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The girls from the drama academy cost the most. Actresses are pretty, after all, and pretty is the point. The gentleman on a budget had better browse through students at the tourism institute, or perhaps the business school. He started out small: fliers passed on the street to the chauffeurs of expensive cars.
He is nonchalant about the work, even vaguely proud. He is feeding on a wave of prostitution that, academics and sex workers say, has spread throughout universities and among young, would-be professionals in recent years. This semester, at least two universities introduced rules banning students from working as escorts or mistresses. But the motivation is strong. In China, everybody seems to be selling something these days.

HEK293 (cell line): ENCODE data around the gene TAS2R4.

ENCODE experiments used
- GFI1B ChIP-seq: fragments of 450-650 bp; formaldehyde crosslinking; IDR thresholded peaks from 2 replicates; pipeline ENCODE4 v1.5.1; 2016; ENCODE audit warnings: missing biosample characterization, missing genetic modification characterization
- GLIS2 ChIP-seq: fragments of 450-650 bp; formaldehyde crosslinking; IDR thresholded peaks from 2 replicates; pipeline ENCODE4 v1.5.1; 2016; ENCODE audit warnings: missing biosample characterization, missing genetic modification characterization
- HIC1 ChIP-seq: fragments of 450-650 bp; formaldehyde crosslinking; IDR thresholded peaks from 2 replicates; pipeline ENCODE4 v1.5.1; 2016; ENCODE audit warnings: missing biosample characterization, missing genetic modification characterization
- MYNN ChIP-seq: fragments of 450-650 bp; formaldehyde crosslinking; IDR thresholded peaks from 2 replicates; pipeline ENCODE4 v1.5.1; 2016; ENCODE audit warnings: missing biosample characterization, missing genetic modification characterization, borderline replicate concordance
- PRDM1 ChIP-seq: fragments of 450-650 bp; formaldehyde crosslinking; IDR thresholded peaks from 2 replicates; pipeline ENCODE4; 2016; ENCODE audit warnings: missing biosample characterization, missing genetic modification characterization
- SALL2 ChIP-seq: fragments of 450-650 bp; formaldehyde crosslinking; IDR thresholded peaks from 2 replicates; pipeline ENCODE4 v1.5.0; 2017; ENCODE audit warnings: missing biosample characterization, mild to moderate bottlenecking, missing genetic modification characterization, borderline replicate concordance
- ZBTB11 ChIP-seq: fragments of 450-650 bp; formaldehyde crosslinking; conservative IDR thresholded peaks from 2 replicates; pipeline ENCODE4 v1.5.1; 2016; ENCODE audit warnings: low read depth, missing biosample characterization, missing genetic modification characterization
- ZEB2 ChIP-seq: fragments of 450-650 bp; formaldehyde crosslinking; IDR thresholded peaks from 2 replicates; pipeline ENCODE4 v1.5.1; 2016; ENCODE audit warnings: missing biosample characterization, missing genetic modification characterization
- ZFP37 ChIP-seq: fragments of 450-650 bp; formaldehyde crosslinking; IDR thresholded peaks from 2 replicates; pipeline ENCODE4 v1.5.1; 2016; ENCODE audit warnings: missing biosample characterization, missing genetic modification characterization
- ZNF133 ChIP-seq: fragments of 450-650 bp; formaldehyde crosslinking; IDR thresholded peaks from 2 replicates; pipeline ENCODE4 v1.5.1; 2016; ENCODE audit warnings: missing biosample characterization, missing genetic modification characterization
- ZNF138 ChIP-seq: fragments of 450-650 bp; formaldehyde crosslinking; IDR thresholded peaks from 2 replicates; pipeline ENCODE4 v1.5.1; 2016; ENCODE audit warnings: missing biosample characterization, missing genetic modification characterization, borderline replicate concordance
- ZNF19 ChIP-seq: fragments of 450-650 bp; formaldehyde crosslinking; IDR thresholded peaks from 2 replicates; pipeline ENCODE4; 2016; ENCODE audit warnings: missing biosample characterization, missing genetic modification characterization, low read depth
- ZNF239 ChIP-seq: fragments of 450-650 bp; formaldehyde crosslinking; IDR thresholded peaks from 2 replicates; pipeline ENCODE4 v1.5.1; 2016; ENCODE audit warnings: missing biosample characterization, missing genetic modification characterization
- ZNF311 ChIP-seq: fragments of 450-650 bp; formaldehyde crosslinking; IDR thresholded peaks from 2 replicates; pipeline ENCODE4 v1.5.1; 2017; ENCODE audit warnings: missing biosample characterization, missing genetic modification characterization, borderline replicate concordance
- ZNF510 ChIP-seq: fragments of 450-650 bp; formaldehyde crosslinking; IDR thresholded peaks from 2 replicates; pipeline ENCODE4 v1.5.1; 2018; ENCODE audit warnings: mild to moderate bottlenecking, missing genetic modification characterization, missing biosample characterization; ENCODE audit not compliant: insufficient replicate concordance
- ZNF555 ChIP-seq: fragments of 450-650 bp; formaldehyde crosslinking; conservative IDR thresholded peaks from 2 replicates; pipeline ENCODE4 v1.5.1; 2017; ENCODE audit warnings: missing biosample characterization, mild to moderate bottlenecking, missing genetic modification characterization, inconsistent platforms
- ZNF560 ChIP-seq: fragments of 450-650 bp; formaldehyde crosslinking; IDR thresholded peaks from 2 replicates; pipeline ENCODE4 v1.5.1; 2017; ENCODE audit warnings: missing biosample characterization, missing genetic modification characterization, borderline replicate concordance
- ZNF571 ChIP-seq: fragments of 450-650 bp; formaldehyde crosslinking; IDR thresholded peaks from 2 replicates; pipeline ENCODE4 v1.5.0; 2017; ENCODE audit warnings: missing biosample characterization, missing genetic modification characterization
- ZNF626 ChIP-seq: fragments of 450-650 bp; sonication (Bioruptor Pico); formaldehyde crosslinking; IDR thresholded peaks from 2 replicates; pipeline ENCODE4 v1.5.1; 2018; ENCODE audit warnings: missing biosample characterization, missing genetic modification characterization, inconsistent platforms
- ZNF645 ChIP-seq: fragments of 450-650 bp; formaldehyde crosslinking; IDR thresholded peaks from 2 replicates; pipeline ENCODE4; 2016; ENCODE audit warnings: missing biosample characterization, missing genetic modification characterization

Advertising crowds the skyline and the roadsides. The end result is the same. Just a few decades back, premarital sex was looked down upon by respectable families. Many in the latter group are reluctant to think of themselves as hookers and are therefore lax about protecting themselves. The women are generally careful not to get trapped in a life selling their sexual favors. This is paid sex as a strategy, a way to look more elite, get a better job, find new opportunities. The younger generation wants to wear all the brand names, the expensive cosmetics, use the newest cellphones and computers.
Xiao Yi, a year-old woman from the southern province of Guangdong, insists that she and the other young, paid mistresses are misunderstood. She met her lover when she was an intern at an advertising agency, and he was a much older boss, nestled in the comforts of money and family. But she insists she is drawn by something deeper than the cash and perks.
She says she has fallen in love with him. Sometimes, she says, she even takes him out for a meal. Using sex as a commodity, it turns out, goes a long way.